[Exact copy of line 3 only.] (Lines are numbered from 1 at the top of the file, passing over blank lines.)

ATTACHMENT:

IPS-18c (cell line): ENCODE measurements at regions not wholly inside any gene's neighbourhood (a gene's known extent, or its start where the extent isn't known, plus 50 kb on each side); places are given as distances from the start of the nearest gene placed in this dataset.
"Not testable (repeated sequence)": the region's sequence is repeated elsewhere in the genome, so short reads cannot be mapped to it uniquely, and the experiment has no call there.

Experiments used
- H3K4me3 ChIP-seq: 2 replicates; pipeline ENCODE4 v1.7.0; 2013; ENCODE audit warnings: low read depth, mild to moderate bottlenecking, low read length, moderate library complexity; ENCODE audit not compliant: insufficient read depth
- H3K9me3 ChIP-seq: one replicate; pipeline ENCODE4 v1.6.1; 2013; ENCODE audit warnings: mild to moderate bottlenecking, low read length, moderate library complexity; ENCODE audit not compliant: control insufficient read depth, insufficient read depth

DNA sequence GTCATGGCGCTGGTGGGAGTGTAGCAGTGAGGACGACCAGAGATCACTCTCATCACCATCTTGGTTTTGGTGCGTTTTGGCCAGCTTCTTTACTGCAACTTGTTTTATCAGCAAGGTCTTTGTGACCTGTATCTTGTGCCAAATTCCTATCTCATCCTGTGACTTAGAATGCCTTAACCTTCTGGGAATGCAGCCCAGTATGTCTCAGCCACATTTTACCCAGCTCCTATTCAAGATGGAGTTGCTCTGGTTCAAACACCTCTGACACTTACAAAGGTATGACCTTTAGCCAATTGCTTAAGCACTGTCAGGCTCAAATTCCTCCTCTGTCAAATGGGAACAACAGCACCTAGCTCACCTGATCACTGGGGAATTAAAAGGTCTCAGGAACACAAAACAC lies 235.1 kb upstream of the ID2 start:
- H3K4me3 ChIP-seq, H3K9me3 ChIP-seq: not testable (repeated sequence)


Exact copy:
Experiments used